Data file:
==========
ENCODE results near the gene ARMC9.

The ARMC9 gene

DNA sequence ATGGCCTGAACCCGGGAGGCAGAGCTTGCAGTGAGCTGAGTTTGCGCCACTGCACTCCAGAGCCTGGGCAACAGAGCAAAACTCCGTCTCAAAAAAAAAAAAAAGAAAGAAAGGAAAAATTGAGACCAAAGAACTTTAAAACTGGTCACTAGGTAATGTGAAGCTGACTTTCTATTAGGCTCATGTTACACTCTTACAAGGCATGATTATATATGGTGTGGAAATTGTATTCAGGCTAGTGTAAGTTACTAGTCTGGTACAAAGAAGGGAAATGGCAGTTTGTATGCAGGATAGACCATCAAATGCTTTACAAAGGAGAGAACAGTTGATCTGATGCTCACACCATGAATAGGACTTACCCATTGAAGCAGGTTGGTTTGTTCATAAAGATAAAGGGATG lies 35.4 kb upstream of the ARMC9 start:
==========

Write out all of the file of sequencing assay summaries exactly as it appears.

ENCODE results near the gene ARMC9.

The ARMC9 gene

DNA sequence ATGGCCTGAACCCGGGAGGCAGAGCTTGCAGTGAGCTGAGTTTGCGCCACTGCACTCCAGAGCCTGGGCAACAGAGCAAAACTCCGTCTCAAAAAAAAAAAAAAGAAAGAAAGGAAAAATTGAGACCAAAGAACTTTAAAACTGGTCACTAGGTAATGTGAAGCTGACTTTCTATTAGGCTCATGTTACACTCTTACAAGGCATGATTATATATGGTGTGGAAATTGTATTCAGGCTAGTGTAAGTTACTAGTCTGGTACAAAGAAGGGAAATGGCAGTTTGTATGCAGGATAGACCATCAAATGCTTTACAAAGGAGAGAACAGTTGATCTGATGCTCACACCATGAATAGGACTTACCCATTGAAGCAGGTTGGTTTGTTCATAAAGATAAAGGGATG lies 35.4 kb upstream of the ARMC9 start: